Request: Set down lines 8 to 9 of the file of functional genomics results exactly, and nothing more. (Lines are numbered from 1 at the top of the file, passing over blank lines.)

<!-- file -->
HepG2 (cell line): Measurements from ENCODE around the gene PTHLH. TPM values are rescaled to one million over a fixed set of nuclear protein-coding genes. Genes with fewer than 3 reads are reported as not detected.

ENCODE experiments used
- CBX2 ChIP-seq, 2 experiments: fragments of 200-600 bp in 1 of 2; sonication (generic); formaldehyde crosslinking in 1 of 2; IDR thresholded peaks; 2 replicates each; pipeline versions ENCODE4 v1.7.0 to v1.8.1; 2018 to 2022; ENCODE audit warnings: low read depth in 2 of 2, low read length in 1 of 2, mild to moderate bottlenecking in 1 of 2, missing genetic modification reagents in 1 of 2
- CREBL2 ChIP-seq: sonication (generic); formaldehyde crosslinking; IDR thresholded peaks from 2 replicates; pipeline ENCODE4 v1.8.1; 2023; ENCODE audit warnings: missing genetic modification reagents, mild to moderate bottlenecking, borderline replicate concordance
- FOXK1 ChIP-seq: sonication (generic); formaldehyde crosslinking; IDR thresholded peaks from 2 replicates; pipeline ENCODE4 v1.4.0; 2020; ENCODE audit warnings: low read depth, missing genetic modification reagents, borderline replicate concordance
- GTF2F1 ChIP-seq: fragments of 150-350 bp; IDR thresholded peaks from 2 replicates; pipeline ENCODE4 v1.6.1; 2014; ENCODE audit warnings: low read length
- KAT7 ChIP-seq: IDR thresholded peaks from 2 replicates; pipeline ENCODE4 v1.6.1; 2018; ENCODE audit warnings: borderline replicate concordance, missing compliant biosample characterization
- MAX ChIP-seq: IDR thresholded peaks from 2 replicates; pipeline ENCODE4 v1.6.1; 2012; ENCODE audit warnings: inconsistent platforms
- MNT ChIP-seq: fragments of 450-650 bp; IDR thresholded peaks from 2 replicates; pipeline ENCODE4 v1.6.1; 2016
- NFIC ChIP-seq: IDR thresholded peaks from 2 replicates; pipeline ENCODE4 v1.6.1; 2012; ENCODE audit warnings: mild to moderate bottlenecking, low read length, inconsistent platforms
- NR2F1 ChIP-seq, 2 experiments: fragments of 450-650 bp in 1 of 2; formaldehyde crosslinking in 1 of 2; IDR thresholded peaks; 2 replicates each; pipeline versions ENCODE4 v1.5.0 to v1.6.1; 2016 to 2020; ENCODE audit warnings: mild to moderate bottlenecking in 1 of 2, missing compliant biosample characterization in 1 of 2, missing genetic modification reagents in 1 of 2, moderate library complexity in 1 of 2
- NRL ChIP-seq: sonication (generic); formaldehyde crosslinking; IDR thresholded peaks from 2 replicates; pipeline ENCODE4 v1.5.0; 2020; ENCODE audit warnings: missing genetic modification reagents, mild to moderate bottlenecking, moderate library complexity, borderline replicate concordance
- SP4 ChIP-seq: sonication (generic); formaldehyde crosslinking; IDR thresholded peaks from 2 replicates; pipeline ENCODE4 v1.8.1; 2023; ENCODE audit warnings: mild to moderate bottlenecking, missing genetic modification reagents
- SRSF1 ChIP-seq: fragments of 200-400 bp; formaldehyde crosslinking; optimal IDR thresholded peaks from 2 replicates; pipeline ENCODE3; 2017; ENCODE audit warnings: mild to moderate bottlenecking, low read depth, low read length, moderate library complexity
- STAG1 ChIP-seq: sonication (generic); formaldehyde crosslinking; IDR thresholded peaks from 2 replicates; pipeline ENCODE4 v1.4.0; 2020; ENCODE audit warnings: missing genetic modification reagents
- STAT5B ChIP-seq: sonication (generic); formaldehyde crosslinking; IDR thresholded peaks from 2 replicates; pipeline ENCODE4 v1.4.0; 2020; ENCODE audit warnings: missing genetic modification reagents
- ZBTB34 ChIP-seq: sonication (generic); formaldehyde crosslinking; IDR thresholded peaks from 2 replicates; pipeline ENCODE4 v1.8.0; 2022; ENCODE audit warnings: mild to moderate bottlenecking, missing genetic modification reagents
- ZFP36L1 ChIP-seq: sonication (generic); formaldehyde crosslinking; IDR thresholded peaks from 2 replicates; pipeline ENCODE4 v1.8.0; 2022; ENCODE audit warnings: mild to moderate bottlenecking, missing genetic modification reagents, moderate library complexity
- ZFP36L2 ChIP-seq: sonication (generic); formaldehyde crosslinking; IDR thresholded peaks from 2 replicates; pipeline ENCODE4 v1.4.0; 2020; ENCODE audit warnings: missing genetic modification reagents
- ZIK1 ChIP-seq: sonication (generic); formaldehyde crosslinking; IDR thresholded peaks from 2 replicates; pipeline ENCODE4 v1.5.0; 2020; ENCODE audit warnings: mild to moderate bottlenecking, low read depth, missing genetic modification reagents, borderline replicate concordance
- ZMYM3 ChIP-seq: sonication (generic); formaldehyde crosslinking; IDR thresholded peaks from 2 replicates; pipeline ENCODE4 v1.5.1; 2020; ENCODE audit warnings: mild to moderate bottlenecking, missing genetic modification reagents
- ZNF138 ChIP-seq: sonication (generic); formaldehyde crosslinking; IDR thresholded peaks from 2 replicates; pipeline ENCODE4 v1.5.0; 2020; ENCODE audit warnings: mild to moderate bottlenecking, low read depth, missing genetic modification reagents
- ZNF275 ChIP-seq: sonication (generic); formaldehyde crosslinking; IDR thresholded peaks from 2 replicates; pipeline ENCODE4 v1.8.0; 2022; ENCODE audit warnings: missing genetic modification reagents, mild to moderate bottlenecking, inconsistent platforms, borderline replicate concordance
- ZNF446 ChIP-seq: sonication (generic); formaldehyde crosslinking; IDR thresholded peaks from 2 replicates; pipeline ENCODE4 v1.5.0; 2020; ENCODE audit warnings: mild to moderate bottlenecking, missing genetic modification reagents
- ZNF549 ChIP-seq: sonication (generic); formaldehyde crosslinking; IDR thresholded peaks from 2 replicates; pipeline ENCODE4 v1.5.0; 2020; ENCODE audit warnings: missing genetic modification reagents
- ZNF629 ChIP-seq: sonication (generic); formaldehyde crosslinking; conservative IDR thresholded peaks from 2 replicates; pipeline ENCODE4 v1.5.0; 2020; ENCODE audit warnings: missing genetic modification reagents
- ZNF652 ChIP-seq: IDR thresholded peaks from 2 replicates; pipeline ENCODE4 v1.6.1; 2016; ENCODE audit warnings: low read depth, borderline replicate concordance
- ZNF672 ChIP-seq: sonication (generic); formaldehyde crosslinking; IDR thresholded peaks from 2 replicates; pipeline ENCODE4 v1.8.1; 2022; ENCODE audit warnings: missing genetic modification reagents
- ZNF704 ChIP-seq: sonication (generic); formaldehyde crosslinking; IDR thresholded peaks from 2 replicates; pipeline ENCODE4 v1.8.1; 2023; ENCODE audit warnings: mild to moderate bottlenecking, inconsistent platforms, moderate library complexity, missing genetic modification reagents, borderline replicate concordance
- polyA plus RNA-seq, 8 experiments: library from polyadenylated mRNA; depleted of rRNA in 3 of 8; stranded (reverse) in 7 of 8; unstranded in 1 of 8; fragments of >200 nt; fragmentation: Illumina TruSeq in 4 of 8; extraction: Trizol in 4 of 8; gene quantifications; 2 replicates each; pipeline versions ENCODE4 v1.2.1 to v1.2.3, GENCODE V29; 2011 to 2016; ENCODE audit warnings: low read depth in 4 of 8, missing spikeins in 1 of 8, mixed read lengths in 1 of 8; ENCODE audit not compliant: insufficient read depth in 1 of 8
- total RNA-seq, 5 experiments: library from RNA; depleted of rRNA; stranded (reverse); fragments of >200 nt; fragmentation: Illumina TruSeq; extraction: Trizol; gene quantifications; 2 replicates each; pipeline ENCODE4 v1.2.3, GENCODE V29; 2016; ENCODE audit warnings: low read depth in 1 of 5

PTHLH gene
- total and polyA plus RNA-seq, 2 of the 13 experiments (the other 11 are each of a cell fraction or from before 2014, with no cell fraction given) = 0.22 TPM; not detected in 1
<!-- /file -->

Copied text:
- MAX ChIP-seq: IDR thresholded peaks from 2 replicates; pipeline ENCODE4 v1.6.1; 2012; ENCODE audit warnings: inconsistent platforms
- MNT ChIP-seq: fragments of 450-650 bp; IDR thresholded peaks from 2 replicates; pipeline ENCODE4 v1.6.1; 2016